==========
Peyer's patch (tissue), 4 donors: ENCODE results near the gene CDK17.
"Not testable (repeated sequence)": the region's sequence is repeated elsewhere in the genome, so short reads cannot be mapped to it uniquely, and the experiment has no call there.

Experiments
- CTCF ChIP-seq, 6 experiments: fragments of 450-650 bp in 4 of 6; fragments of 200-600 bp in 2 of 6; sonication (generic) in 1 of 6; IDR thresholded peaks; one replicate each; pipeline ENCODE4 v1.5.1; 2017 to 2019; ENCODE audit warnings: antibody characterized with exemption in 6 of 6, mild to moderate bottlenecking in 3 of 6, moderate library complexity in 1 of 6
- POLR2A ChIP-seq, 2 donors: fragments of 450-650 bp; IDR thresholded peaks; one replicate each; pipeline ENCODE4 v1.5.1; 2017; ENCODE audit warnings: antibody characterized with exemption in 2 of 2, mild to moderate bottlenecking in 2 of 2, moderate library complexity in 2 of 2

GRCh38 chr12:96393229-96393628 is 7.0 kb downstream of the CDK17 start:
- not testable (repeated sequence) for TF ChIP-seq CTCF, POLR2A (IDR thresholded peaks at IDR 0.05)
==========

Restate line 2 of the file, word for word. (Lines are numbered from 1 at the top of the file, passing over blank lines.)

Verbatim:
"Not testable (repeated sequence)": the region's sequence is repeated elsewhere in the genome, so short reads cannot be mapped to it uniquely, and the experiment has no call there.